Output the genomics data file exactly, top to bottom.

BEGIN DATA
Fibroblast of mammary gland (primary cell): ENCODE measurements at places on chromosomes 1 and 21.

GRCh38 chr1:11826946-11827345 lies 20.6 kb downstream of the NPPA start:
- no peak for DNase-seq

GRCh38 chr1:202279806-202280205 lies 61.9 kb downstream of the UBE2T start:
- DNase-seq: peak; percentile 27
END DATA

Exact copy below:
Fibroblast of mammary gland (primary cell): ENCODE measurements at places on chromosomes 1 and 21.

GRCh38 chr1:11826946-11827345 lies 20.6 kb downstream of the NPPA start:
- no peak for DNase-seq

GRCh38 chr1:202279806-202280205 lies 61.9 kb downstream of the UBE2T start:
- DNase-seq: peak; percentile 27